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The search for water on Mars
The search for water on Mars

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4.8 Phoenix Lander – a better look at the polar region

You will recall that the poles were one of the first places suggested to have evidence of water, and several orbiter missions have confirmed this. Yet, until the Phoenix mission landed in the martian north polar region in 2008, these areas had not been investigated by ground-based spacecraft.

Phoenix was specifically designed to look for water and determine whether habitable areas might exist. When its robotic arm dug a trench into the soil, it found dice-sized clumps of bright material that vaporised over four days (Figure 44). Using its on-board instruments, this was confirmed as being water ice. Phoenix also observed water frost early on a morning, which disappeared as the Sun rose.

Phoenix also made two particularly important discoveries. Firstly, it confirmed the presence of perchlorate (ClO4−), which can act as an antifreeze (i.e., it can lower the freezing point of water), potentially allowing liquid water to exist. Secondly, it observed snow falling – the first time this was seen on Mars.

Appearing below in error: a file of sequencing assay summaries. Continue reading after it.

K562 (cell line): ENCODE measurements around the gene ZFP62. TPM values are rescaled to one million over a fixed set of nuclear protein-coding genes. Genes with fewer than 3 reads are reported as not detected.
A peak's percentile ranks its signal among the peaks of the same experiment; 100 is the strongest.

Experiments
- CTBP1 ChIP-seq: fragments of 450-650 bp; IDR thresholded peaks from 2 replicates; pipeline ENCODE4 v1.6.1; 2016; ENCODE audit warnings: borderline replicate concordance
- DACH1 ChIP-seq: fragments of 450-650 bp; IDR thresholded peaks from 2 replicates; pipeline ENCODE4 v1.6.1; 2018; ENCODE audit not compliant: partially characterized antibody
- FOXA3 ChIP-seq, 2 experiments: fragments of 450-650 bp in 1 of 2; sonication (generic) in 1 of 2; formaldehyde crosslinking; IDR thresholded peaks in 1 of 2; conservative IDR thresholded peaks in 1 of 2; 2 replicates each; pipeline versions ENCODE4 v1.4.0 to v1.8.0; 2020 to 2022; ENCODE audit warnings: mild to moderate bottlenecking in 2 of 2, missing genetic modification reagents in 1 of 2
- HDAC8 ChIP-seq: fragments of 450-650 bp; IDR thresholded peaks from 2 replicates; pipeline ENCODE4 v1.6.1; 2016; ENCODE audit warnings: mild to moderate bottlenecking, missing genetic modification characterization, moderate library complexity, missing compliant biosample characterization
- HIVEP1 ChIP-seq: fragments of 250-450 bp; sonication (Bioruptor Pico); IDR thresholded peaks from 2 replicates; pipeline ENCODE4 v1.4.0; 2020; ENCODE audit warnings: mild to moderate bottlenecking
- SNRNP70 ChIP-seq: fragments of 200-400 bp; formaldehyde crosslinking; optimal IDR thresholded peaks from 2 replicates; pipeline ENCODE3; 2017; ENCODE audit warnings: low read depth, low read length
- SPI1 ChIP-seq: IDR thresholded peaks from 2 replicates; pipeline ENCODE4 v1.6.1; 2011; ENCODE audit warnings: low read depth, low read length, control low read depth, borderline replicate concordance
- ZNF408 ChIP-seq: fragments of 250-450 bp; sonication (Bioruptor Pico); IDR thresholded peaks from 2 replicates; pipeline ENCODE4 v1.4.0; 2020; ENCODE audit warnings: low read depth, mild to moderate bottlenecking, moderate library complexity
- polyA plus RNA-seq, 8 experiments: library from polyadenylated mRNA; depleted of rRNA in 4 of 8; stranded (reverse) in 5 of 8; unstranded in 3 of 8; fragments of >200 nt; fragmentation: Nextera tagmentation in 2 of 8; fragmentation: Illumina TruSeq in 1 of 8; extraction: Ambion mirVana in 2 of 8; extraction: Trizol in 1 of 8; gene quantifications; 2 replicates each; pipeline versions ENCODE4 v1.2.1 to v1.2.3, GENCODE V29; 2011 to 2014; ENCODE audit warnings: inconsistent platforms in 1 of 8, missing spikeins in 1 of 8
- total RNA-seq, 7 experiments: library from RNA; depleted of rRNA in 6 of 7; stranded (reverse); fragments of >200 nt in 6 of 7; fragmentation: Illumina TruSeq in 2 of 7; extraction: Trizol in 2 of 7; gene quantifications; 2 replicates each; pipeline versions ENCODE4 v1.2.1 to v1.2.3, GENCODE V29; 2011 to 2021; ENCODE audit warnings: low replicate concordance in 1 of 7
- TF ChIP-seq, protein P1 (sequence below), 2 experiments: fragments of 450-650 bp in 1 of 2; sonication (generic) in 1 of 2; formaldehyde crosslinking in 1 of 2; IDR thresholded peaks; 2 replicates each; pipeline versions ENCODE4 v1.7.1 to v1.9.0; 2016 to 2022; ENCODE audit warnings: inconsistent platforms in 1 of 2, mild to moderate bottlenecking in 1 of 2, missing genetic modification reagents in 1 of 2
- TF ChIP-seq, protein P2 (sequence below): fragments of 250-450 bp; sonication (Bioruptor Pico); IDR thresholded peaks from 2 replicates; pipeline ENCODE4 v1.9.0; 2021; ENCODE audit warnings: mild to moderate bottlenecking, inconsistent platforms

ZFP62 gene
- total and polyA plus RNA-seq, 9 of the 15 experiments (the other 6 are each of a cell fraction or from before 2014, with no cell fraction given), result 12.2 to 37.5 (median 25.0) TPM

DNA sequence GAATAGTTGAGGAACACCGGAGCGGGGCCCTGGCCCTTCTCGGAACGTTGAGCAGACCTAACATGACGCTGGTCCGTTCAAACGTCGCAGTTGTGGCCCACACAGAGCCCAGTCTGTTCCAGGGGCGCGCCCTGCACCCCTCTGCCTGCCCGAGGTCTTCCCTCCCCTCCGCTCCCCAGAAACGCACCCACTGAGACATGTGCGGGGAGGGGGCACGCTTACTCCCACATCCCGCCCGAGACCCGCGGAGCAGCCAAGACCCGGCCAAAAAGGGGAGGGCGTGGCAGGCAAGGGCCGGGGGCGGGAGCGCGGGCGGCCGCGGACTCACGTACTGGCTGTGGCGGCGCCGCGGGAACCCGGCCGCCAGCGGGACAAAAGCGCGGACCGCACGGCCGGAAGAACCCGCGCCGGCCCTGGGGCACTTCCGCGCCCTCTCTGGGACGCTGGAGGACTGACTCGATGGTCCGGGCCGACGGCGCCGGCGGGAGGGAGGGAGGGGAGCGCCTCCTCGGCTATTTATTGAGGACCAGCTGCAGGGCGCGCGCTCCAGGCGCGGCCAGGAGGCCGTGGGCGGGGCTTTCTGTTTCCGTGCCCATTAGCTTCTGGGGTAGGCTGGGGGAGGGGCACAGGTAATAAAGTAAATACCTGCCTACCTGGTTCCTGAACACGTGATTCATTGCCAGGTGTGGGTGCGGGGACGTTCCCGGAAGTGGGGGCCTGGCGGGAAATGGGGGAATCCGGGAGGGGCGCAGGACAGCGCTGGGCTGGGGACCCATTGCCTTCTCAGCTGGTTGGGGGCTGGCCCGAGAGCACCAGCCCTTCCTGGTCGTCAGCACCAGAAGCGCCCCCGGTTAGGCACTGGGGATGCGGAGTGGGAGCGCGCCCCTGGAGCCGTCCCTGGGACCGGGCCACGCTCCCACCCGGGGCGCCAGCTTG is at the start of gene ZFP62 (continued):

This figure consists of two photographs of the martian surface taken by the Phoenix lander, side by side. The left hand image is labelled Sol 20 and the right hand image is labelled Sol 24. Both images show a rectangular-shaped trench in the brown-coloured martian soil. The trench in the left hand image has small, dice-sized cubes towards one corner. These are absent in the right hand image. An inlay magnifying this area of the trench is shown.
Figure 44 Colour images taken by the Phoenix lander on the 21st and 25th days of the mission. A group of dice-sized pieces is visible in the lower left corner of the trench (left image), which disappeared after 4 days (right image). Image credit: NASA/JPL